Electronic Waste

Researching this topic because I had to talk about it for my SPCOM223 speech.


  1. It takes 530 lbs of fossil fuel, 48 lbs of chemicals, and 1.5 tons of water to manufacture one computer and monitor.[10] the first phone you ever owned? What about your headphones, iPads, watches?


Okay, I know what you are thinking, electronic waste, what is there to even talk about? It’s not like you throw your computer away every single week, so why should you care?

Well, hear me out, but let me ask you a question (put hand in front of mouth). By raise of hands, who here has owned 2 or more phones in total in your life? keep your hand up if you had 3 or more? 4th? 5th

As we can all see, most of the class has owned multiple phones before.

So What happened to your older devices? Did you throw them away, recycle them, gift it to a friend, or simply locked it away in a closet? Because if these devices are not being used anymore, they’ve become electronic waste.

According to a 2020 report by the Global E-waste Monitor)we generate over 50 million tonnes of electronic waste every year. if you were to line up all of this electronic waste, it would be enough to stretch from the Earth to the moon and back 5 times!

All this to say, that is a LOT of waste! So how does this apply to us university students?

Well I believe that us students, as the most active users of electronic devices in our population, we have a very big responsibility in promoting its sustainable use and disposal.

Right now, less than 15% of our electronic waste is getting recycled. We have a lot of work to do. So how are we going to get to 100%?

Well you heard the 3R’s from Jeremy: Reduce, reuse, recycle, which you can also apply to electronic waste, but I’d like to introduce two new Rs: Repair and Resell.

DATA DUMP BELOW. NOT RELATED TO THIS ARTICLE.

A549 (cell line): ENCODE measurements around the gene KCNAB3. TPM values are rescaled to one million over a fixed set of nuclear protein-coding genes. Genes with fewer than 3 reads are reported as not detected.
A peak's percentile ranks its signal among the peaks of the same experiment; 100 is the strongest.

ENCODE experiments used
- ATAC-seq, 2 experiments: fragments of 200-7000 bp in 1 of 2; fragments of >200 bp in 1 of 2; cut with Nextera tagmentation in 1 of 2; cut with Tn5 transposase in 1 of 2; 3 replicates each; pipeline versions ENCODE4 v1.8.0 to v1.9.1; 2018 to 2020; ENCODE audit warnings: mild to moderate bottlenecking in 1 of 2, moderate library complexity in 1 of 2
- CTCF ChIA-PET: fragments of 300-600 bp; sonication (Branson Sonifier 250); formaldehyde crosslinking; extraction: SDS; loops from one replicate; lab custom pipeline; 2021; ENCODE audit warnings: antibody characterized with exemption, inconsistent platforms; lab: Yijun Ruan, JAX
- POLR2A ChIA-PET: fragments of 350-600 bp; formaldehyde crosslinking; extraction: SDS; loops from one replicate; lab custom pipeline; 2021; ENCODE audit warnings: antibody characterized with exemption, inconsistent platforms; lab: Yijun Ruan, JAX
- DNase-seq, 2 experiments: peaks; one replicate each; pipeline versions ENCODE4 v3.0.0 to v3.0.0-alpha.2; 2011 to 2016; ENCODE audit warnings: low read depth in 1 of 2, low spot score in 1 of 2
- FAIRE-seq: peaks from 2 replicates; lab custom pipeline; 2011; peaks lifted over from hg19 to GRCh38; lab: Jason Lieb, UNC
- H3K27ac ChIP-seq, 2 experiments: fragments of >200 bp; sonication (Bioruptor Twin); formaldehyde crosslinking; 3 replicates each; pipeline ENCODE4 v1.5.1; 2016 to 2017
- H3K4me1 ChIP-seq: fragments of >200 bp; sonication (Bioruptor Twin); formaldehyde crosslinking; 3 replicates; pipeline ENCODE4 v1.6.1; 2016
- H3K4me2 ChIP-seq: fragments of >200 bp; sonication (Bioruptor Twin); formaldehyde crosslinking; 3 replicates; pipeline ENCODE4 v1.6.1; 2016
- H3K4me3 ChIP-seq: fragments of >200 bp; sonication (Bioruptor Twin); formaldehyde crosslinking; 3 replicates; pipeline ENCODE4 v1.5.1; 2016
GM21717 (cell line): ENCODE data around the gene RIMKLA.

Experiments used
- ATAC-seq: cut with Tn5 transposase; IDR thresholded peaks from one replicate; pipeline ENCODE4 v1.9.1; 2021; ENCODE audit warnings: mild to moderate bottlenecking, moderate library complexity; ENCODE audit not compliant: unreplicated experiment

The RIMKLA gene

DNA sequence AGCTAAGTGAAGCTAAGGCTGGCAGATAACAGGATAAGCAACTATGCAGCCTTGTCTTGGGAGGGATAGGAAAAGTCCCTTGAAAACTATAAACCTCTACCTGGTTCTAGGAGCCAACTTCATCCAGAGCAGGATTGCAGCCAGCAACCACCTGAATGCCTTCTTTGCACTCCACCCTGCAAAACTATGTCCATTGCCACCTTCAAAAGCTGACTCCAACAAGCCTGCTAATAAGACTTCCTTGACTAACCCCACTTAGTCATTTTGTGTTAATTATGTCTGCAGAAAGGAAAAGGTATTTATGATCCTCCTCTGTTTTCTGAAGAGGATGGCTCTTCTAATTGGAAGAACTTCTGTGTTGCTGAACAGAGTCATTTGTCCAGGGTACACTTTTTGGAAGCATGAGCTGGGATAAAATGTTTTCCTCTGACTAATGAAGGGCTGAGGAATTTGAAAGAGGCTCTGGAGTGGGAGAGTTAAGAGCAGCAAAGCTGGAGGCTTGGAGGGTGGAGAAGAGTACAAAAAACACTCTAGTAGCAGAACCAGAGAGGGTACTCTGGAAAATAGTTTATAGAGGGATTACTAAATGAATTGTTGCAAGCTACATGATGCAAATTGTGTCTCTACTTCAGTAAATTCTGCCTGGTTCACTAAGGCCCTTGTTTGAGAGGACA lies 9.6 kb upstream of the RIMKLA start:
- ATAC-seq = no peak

Repairing your devices is straightforward but essential. Don’t buy a new computer if you can just repair it. Do you know that for a computer alone, it takes 530 lbs of fossil fuel, 48 lbs of chemicals, and 1.5 tons of water to manufacture. Think about how much resources you are actually saving when you choose to repair instead of rebuy.

Reselling is another great way to gives your devices another life, and even pocket some money. The only problem is, personally, I’ve always hated the hassle of having to sell to strangers online, who might potentially be a scammer.

Thankfully, there are a few other options:

  • There are reliable Online trade-in services like Gazelle and Decluttr will accept older phones and give you cash for them.
  • If you own an old Apple device, Apple can accept it and recycle them on your behalf, and you can get even credits towards your next purchase.
  • And Best Buy is another retailer that will accept items to recycle in exchange for credits.

Instead of reselling, you can also make a donation. Here in Waterloo, you can donate it to GoodWill on King Street. They will resell those devices in their stores and fund community training programs.

Finally, as a last resort, you can recycle your e-waste. Here at the University of Waterloo, you can recycle them at the ECH from Monday to Friday between 7:30am and 4:30pm.

In conclusion, Reducing electronic waste is extremely important, and we all need to work as a team to truly make a difference. Hopefully, today I’ve shed some light on its importance and ways we can reduce our e-waste. Let’s all play our part in helping keep the environment more clean and sustainable, one phone at a time.